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London Calling

london world travel marketIt’s always a treat when I am in one place for more than two or three days, so spending the week in London was a nice respite from my typical travels – i.e. – nine cities in 14 days.

The reason for the long duration of my stay was World Travel Market, held at Excel and Salon QP at the Saatchi Gallery went back to back this year.

World Travel Market attracts some 50,000 B2B visitors and contributes about $250 million to London’s economy.  The show is produced by Reed Exhibitions and claims some $2 billion in deals are consummated as a result of the meetings, wining and dining that takes place over the show’s four days.

While many of the world’s luxury hotels now exhibit at the International Luxury Travel Mart, in early December, in Cannes, World Travel Market draws Ministers of Tourism and high ranking officials from close to 100 countries.

The common theme is most governments have recognized the value of elite travelers to their economy.  The phrase “investment tourism” has become a buzzword.  It means you visit a place, like it so much you come back and then become intrigued with business opportunities and investments.  That’s how famous basketball player Julius “Doctor J” Erving came to own a Coca Cola distributor in South Africa, General Electric opened a large call center in Barbados, Ralph Lauren opened a factory in Jamaica and Larry Ellison bought the island of Lanai.

While it’s always fine to have folks come to check a box off their ‘bucket list” elite travelers future ROI for the places they visit make you a lucrative target.  More and more you can expect streamlined opportunities to showcase investment opportunities.

Outgoing Tourism Australia CEO Andrew McEvoy has been a leader in creating a plug in and play list of green-lighted developments.  Visit Britain Marketing Director Joss Croft shares an equally enlightened view.  The U.K. government is actively wooing foreigners to send their scions to school here noting that visiting parents, apartment leases and so forth generate nice revenues into the local economies.

Our Elite Traveler TV team spent three days at World Travel Market so stay tuned for some upcoming reports providing previously unreported insights into how you can turn your next vacation into another business opportunity!

Of course, when we say “private jet lifestyle” it means all the nice things that go along with flying privately.  Salon QP was launched in 2009 but in the refined environs of the Saatchi Gallery it provides an opportunity for timepiece connoisseurs to get up close and personal with some of the industry’s top brands, but also boutique watchmakers where the brand owner is actually there on site.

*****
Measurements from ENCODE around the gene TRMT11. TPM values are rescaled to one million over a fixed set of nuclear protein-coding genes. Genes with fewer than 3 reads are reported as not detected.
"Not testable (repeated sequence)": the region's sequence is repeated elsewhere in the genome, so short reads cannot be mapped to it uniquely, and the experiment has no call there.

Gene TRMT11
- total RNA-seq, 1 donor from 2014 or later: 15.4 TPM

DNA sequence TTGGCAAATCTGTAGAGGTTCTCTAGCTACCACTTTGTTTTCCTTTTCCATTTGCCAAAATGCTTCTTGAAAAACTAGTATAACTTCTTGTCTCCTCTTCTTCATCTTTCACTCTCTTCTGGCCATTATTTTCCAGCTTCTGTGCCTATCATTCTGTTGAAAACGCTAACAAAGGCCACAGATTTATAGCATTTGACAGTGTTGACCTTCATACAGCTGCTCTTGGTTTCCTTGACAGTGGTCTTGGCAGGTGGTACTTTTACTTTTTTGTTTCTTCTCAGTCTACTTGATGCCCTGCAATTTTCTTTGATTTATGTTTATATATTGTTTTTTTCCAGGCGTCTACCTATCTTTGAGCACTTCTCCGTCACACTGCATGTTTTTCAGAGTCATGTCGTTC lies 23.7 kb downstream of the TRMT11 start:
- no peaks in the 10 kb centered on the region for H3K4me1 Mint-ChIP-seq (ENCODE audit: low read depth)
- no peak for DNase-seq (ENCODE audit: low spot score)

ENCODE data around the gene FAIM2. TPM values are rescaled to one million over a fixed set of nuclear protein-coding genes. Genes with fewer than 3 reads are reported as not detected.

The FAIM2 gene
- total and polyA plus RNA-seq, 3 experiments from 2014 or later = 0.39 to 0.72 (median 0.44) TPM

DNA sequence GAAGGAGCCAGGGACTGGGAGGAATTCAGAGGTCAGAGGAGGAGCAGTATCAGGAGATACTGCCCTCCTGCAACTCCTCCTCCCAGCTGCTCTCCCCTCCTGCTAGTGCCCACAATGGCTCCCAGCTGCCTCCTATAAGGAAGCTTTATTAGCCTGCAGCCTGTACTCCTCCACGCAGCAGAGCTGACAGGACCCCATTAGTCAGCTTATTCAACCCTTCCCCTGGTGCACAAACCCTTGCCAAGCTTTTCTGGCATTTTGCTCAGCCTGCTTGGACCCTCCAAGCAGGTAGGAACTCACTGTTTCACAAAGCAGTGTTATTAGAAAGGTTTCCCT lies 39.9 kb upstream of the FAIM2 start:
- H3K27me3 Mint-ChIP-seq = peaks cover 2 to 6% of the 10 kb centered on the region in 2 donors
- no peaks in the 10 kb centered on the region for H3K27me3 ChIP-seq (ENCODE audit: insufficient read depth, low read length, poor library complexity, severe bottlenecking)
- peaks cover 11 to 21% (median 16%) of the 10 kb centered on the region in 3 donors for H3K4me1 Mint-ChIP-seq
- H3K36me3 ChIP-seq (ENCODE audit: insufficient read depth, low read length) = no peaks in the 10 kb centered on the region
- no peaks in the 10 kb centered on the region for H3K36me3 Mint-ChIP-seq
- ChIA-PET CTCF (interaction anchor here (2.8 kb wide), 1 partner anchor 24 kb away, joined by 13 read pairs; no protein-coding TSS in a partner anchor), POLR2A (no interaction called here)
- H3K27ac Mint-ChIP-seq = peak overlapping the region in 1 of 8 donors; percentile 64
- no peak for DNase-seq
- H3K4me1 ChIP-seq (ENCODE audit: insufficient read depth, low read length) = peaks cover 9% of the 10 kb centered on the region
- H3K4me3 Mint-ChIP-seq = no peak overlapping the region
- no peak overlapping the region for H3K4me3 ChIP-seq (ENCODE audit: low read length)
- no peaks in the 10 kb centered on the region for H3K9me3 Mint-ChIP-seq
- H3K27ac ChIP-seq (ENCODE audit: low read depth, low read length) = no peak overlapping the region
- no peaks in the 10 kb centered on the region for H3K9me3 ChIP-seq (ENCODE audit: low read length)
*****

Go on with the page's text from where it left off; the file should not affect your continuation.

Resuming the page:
Nick and Giles English who have breathed fresh air into Britain’s watchmaking industry – manufacturing just outside London – were a popular attraction on their home field.  However, the show included a number of CEOs including Max Busser (MB&F), Steven Holtzman (Maitre du Temps), Kari Voutilainen (he just launched a book on the history of his namesake company), Edouard Meylan (H. Moser), David Gouten (Manufacture Royale which his family just acquired), Michel Jordi (Jordi Swiss Icon), Jonathan Purnell (Cecil Purnell), Badollet (Philippe Dubois) and Manuel Emch (Romain Jerome).

I was happy to have a chance during my week to visit London City Airport’s recently renovated terminal where the promise is “90 seconds from jet to car.”  It certainly underscores a key advantage of using private jets.

There was also the traditional annual reception held by The World Travel & Tourism Council hosted by Red Carnation CEO Brett Tollman at his The Chesterfield Hotel.  The event brings together some of the WTTC’s 100 CEOs (Gerald Lawless of Jumeirah, Geoffrey Kent of Abercrombie & Kent, etc.).  Staying at a Red Carnation hotel is a bit like staying with your wealthy Aunt who happens to remember how you like your martini (with a twist and a glass of ice cubes on the side) and makes food that doesn’t require a degree in rocket science to figure out what’s on your plate.

On Friday night I was able to catch up with Elite Traveler’s founding Editor Stacy Small who left the media business to become one the top luxury travel agents in the U.S. (her clients include moguls from Hollywood and Silicon Valley) during a lovely dinner at Bar Boulud in the Mandarin Oriental Hyde Park.

While the week was probably better for my tailor than my waistline, it was also an important reminder of the tremendous and often underappreciated role elite travelers play in driving the economy through the places the visit and the goods they purchase.